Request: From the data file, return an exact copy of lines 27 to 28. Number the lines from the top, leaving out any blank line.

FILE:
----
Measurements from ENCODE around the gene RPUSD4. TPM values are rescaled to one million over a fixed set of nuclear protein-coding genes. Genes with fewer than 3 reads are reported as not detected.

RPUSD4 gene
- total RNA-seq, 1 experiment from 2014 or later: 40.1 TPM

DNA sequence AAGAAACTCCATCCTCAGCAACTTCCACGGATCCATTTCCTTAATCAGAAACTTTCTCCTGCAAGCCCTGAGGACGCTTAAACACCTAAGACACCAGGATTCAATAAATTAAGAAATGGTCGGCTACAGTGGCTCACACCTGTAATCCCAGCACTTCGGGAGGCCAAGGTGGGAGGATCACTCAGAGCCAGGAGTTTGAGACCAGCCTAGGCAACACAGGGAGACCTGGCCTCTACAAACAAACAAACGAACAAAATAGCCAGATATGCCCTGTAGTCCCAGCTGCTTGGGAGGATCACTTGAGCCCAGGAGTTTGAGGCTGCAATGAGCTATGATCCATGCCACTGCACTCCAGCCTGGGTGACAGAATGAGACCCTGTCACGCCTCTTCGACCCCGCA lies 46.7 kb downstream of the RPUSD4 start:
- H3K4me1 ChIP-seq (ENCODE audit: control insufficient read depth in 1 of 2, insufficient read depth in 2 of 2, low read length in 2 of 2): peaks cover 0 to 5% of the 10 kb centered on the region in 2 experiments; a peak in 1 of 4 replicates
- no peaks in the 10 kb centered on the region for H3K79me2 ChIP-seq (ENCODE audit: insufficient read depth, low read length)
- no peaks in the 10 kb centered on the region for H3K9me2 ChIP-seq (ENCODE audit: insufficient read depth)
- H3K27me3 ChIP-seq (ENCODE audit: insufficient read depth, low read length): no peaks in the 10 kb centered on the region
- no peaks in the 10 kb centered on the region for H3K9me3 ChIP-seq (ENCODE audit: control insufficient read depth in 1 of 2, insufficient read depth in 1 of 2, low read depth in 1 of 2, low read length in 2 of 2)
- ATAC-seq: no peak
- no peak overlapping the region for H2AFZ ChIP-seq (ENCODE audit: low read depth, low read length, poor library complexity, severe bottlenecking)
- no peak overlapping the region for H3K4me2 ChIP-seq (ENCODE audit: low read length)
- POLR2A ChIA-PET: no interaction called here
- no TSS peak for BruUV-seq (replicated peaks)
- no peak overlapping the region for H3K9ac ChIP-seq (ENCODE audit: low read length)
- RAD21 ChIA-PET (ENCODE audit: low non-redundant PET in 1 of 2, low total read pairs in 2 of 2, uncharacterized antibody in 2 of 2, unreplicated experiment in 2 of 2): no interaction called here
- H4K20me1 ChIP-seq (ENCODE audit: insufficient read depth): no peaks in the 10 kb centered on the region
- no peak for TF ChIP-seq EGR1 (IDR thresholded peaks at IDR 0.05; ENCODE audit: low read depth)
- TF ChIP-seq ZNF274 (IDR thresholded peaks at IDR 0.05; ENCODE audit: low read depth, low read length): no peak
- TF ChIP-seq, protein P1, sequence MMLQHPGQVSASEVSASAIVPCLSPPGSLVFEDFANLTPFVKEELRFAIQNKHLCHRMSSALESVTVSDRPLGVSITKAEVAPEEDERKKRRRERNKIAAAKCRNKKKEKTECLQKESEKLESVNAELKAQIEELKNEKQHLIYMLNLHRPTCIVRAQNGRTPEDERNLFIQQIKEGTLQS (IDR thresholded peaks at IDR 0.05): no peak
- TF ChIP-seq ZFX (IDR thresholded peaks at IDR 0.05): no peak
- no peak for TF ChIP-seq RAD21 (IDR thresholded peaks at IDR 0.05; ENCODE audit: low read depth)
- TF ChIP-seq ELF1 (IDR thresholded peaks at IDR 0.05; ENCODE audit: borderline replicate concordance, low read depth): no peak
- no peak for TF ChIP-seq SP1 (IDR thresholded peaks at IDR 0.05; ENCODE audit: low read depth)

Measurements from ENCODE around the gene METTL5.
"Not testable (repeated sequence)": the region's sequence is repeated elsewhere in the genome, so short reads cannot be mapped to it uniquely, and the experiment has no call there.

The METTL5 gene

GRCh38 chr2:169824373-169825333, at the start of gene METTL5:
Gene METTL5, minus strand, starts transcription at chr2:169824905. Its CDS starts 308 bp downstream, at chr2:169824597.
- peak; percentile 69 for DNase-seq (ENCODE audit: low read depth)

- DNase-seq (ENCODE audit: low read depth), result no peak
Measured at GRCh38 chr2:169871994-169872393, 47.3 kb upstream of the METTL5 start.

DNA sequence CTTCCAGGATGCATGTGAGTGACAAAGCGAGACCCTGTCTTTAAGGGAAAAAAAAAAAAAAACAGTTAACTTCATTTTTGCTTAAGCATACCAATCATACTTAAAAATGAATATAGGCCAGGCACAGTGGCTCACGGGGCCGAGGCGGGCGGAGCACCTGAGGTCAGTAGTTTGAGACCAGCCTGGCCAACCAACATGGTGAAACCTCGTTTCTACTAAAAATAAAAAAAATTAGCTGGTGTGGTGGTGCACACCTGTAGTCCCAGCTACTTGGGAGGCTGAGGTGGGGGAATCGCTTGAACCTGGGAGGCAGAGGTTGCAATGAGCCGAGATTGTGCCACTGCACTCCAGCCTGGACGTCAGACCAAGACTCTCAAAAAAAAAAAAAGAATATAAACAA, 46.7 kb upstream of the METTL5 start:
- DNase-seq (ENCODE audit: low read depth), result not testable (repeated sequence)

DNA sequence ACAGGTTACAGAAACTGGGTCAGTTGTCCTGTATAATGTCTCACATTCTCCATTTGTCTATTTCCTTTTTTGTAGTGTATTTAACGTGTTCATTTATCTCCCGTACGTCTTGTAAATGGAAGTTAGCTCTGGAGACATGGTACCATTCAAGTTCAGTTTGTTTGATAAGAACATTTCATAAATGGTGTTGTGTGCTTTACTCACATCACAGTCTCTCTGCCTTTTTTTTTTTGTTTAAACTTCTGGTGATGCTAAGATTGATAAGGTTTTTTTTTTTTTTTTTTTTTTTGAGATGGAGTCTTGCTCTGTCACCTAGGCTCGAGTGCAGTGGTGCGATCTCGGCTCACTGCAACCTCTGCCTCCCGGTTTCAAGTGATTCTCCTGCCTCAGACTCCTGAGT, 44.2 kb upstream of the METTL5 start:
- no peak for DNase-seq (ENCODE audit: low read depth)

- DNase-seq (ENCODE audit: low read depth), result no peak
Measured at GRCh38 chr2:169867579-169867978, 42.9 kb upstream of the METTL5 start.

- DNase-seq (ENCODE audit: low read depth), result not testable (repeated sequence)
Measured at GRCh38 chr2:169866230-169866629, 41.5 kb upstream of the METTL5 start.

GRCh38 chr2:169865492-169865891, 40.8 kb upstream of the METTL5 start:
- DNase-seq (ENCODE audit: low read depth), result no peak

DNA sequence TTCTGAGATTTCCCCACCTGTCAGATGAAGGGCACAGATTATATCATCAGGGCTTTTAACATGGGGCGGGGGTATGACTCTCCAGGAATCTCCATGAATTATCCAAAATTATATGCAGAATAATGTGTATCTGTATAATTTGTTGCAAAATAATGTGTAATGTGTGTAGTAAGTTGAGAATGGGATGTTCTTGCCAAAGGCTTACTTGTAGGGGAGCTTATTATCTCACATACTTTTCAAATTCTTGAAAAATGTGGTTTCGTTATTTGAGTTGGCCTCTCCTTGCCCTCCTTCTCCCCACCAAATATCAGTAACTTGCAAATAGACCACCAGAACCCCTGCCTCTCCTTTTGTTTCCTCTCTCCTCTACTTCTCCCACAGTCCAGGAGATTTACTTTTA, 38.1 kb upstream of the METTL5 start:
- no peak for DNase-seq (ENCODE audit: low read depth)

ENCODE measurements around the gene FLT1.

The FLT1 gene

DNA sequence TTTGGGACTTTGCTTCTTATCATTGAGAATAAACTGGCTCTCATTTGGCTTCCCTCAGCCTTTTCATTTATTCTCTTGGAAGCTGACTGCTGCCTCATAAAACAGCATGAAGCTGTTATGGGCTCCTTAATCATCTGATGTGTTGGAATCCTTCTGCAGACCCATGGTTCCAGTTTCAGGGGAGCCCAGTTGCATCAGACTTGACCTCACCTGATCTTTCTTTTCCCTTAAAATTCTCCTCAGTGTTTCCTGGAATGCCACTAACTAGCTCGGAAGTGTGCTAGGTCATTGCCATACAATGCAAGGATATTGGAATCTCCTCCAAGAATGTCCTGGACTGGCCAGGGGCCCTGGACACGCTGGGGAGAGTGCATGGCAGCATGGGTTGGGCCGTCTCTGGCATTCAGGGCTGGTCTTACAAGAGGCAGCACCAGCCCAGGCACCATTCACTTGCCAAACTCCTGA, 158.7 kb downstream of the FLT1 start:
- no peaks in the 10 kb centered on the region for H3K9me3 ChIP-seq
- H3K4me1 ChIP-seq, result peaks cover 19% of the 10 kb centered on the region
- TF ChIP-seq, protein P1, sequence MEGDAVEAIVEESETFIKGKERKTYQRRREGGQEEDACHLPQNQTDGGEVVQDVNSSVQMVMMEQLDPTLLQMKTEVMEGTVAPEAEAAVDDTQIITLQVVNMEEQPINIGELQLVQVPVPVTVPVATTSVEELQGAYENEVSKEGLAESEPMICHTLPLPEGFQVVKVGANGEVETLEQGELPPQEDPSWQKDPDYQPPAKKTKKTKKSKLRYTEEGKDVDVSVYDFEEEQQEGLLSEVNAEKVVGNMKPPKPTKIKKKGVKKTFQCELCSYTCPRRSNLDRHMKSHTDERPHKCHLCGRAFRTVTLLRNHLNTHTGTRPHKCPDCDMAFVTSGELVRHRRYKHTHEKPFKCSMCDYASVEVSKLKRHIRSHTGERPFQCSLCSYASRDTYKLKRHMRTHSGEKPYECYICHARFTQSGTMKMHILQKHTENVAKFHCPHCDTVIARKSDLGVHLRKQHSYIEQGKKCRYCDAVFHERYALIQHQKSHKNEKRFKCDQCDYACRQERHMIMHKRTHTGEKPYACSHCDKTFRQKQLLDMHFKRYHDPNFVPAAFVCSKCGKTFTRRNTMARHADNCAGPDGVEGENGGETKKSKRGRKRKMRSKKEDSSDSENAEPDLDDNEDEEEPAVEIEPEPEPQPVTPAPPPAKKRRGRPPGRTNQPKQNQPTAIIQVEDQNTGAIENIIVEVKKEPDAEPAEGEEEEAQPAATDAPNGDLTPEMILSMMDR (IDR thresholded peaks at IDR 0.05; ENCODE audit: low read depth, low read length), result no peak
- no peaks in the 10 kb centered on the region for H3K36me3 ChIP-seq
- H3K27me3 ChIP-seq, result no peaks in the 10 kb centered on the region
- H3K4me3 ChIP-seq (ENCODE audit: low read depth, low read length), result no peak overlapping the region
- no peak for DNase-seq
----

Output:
The METTL5 gene

GRCh38 chr2:169824373-169825333, at the start of gene METTL5: